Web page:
5. This was first pointed out by David Hume.  See note 13 below.
  6. Darwall, op. cit., pg. 233.
  7. I will use the term “well-being” rather than utility so as to avoid any preconceived notions regarding exactly what well-being is, such as pleasure or happiness.
  8. Emmanual Kant held this view.  In Groundwork of the Metaphysics of Morals (Chapter 1, pg. 433), he famously states that every person must be treated as “an end in himself“, which is usually interpretted as meaning that every person has intrinsic value (see for instance “Intrinsic good”, Wikipedia, URL=<http://en.wikipedia.org/wiki/Intrinsic_good>).
  9. This scenario ignores the possibility that the canyon would be observable and therefore possibly good for God.  Even if we allowed the dubious metaphysical assumption that God existed, the value of the canyon would still be derived from agency, in this case from God’s.
  10. See for example “Is–ought problem”, Wikipedia, URL=<http://en.wikipedia.org/wiki/Is%E2%80%93ought_problem#Oughts_and_goals>.
  11. For a description of the field of linear programming, see “Linear programming”, Wikipedia, URL=<http://en.wikipedia.org/wiki/Linear_programming>.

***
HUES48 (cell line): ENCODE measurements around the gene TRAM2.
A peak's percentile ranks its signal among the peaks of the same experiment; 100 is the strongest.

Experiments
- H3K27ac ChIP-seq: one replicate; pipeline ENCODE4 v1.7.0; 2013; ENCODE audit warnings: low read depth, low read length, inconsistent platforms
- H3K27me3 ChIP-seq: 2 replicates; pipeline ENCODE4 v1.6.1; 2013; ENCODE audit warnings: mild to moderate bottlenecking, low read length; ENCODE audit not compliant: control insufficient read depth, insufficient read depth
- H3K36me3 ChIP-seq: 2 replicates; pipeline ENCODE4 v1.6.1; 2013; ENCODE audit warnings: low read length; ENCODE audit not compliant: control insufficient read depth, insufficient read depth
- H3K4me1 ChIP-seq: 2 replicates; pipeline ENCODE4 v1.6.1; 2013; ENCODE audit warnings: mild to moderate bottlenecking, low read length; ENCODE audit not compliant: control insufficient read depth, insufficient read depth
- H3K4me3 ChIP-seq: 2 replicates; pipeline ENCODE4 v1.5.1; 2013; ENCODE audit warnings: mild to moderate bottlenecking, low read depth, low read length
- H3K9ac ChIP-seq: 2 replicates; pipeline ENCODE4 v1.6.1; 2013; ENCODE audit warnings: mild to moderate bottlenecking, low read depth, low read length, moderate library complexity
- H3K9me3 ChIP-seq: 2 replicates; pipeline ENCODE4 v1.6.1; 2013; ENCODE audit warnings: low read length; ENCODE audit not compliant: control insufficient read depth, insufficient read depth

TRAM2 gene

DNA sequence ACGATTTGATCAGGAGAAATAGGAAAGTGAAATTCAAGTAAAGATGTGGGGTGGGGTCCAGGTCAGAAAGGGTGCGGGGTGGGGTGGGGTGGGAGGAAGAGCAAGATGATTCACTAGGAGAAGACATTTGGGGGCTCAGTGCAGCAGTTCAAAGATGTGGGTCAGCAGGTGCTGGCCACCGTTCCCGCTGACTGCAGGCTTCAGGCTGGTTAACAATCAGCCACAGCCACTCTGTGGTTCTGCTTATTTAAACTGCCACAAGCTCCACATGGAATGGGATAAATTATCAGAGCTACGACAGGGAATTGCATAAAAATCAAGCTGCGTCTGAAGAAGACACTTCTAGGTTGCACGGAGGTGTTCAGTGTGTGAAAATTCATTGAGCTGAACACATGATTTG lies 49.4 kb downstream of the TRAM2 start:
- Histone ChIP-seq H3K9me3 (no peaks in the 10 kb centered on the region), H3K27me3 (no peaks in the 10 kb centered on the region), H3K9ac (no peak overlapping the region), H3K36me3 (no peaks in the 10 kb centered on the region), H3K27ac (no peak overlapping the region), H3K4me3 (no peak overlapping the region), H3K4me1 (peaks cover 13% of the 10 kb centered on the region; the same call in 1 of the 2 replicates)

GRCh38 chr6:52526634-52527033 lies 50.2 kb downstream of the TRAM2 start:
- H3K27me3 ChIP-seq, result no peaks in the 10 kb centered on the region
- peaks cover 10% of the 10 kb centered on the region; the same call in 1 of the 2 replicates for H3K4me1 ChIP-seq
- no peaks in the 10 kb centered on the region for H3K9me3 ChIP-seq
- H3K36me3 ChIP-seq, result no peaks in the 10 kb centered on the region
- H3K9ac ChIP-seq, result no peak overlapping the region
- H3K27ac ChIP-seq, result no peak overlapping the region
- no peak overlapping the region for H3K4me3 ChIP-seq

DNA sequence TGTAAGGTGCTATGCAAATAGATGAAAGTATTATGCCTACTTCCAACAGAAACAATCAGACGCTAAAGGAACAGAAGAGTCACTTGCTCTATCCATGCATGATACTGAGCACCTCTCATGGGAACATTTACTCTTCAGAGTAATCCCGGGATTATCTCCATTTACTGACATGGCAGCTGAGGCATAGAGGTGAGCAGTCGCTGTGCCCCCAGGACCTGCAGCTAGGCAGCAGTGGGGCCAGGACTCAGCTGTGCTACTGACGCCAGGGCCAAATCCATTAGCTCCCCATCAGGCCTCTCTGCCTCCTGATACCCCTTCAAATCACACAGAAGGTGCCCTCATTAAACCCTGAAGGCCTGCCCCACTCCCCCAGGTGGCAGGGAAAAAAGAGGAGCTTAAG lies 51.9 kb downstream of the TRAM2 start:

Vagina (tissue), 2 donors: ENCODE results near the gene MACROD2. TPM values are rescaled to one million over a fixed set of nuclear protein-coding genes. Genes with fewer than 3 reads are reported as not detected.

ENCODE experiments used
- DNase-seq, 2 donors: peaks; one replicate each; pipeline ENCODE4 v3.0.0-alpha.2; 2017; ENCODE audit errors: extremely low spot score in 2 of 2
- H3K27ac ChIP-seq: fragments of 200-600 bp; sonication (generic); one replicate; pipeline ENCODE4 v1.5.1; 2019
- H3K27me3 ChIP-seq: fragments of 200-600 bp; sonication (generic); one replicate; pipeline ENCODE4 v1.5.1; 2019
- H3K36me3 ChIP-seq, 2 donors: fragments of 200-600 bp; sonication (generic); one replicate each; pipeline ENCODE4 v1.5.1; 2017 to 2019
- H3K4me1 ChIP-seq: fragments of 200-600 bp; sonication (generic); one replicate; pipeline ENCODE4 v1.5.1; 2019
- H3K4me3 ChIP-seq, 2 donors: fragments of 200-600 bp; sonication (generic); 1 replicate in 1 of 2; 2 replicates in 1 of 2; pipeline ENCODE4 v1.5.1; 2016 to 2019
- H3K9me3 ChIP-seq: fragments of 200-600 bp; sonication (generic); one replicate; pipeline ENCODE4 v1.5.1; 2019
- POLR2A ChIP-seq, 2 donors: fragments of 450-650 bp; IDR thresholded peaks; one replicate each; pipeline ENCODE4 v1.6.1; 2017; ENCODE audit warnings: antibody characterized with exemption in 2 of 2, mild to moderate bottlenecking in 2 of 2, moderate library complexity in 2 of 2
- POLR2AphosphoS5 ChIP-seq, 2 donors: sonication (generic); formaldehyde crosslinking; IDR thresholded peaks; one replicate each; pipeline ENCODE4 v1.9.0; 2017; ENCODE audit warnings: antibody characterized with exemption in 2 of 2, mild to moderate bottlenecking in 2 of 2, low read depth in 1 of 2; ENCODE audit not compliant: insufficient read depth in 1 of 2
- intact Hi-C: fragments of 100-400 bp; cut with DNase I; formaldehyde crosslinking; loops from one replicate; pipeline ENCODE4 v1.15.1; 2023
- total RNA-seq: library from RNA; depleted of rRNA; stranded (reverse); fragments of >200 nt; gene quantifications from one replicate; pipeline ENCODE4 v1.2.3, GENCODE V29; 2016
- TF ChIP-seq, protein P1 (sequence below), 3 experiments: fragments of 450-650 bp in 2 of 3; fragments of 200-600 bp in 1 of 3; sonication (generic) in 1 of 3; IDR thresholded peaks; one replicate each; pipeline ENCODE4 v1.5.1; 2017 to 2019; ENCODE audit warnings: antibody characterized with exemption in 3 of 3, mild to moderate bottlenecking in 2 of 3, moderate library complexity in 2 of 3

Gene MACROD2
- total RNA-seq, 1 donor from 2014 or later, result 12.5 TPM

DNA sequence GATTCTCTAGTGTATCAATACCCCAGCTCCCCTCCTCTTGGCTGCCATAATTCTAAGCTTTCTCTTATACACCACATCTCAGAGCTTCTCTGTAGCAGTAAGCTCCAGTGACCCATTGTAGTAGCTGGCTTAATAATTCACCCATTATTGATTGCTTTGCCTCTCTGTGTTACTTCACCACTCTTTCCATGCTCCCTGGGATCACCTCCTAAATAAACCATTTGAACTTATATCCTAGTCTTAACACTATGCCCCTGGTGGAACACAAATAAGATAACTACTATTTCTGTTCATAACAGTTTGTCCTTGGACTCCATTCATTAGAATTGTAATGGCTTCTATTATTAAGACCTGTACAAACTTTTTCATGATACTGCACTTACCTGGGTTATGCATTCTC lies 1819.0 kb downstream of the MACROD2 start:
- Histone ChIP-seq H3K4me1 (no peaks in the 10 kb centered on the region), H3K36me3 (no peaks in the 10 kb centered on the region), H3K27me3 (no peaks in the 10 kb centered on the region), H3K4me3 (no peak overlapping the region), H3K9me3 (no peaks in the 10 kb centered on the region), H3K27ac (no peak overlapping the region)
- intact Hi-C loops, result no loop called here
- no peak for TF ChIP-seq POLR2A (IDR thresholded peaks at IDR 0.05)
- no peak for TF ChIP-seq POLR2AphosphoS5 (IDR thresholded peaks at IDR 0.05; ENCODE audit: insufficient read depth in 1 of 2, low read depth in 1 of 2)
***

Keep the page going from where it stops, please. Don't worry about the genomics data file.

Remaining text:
12. There are also some purely deontological theories, which are based solely on personal characteristics and/or concepts, such as virtue or duty, that ignore consequences altogether.  The term Deontology tends to cover any ethical theory that is not consequentialist.
  13. See A Treaties on Human Nature, Book III, Part I, Section I, final paragraph.
  14. Thus, if WB(a,t) is the measure of agent a’s well-being at time t, and r(a,f) is the discount rate for agent a at a time f in the future (r does not have to be constant!), then NPWB(a,t) = ∫t [WB(a,f) * exp(-r(a,f)*f)] df.
  15. See Moore, G.E., Principia Ethica (2004), Dover Publications, Mineola, NY, Chapter 1, Section 10.
  16. Ibid, Chapter 1, Section 13.
  17. Thomas Nagel makes this point in a review of Sam Harris’s book The Moral Landscape, “The Facts Fetish”, New Republic, October 20, 2010.  “The true culprit behind contemporary professions of moral skepticism is the confused belief that the ground of moral truth must be found in something other than moral values. One can pose this type of question about any kind of truth.”.   (Available online at http://www.newrepublic.com/article/books-and-arts/magazine/78546/the-facts-fetish-morality-science.)
  18. Sam Harris makes a strong case for ethical naturalism in his book The Moral Landscape (2010), Free Press, New York, NY.   In particular, as he observes on pg. 30, “[M]any people seem to think that because moral facts relate to our experience (and are, therefore, ontologically “subjective”), all talk of morality must be “subjective” in the epistemological sense (i.e. biased, merely personal, etc.). This is simply untrue.”